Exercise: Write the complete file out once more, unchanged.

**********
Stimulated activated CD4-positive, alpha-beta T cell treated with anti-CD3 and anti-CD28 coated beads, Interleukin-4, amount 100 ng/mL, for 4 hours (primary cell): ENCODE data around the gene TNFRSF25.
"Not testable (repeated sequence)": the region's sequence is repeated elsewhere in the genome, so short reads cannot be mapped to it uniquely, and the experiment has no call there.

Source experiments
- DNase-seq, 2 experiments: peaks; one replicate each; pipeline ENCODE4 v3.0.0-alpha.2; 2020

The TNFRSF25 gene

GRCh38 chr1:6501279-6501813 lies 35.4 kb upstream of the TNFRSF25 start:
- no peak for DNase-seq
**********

Stimulated activated CD4-positive, alpha-beta T cell treated with anti-CD3 and anti-CD28 coated beads, Interleukin-4, amount 100 ng/mL, for 4 hours (primary cell): ENCODE data around the gene TNFRSF25.
"Not testable (repeated sequence)": the region's sequence is repeated elsewhere in the genome, so short reads cannot be mapped to it uniquely, and the experiment has no call there.

Source experiments
- DNase-seq, 2 experiments: peaks; one replicate each; pipeline ENCODE4 v3.0.0-alpha.2; 2020

The TNFRSF25 gene

GRCh38 chr1:6501279-6501813 lies 35.4 kb upstream of the TNFRSF25 start:
- no peak for DNase-seq